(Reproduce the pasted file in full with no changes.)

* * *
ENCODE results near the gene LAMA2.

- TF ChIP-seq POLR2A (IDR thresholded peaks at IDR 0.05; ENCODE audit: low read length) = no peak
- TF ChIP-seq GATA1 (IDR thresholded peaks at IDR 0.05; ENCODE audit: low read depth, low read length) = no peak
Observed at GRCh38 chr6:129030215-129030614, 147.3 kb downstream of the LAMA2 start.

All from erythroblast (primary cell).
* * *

ENCODE results near the gene LAMA2.

- TF ChIP-seq POLR2A (IDR thresholded peaks at IDR 0.05; ENCODE audit: low read length) = no peak
- TF ChIP-seq GATA1 (IDR thresholded peaks at IDR 0.05; ENCODE audit: low read depth, low read length) = no peak
Observed at GRCh38 chr6:129030215-129030614, 147.3 kb downstream of the LAMA2 start.

All from erythroblast (primary cell).